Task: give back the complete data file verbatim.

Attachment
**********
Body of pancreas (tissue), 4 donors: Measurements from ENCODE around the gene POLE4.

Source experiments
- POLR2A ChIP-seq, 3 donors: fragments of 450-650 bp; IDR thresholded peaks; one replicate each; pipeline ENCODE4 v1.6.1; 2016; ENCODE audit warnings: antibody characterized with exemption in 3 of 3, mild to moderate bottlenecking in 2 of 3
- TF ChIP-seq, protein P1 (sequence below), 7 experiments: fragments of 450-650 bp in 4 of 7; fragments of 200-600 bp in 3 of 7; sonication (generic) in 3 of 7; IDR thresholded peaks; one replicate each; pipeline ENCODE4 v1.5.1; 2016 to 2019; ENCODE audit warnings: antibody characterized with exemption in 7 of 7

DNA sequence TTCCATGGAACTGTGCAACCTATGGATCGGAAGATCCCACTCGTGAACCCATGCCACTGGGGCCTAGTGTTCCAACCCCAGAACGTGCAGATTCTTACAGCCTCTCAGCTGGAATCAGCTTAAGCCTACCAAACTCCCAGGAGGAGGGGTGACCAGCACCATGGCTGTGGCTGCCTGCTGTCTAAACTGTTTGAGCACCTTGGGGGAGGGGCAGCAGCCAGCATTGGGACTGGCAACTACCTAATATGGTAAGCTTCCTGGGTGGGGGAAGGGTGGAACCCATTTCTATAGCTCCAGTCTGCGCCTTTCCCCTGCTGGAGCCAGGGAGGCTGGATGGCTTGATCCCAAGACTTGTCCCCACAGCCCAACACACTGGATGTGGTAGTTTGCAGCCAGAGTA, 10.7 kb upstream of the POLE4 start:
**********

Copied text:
Body of pancreas (tissue), 4 donors: Measurements from ENCODE around the gene POLE4.

Source experiments
- POLR2A ChIP-seq, 3 donors: fragments of 450-650 bp; IDR thresholded peaks; one replicate each; pipeline ENCODE4 v1.6.1; 2016; ENCODE audit warnings: antibody characterized with exemption in 3 of 3, mild to moderate bottlenecking in 2 of 3
- TF ChIP-seq, protein P1 (sequence below), 7 experiments: fragments of 450-650 bp in 4 of 7; fragments of 200-600 bp in 3 of 7; sonication (generic) in 3 of 7; IDR thresholded peaks; one replicate each; pipeline ENCODE4 v1.5.1; 2016 to 2019; ENCODE audit warnings: antibody characterized with exemption in 7 of 7

DNA sequence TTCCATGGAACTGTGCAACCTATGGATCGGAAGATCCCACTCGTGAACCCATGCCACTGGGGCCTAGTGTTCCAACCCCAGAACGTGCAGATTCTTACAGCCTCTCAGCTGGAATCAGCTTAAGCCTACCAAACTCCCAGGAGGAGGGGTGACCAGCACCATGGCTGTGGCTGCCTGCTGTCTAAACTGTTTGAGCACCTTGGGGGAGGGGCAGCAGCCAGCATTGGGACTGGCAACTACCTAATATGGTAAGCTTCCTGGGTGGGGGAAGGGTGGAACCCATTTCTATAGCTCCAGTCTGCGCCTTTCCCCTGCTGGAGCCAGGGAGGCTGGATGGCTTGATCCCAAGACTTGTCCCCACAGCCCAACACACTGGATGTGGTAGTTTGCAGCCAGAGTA, 10.7 kb upstream of the POLE4 start: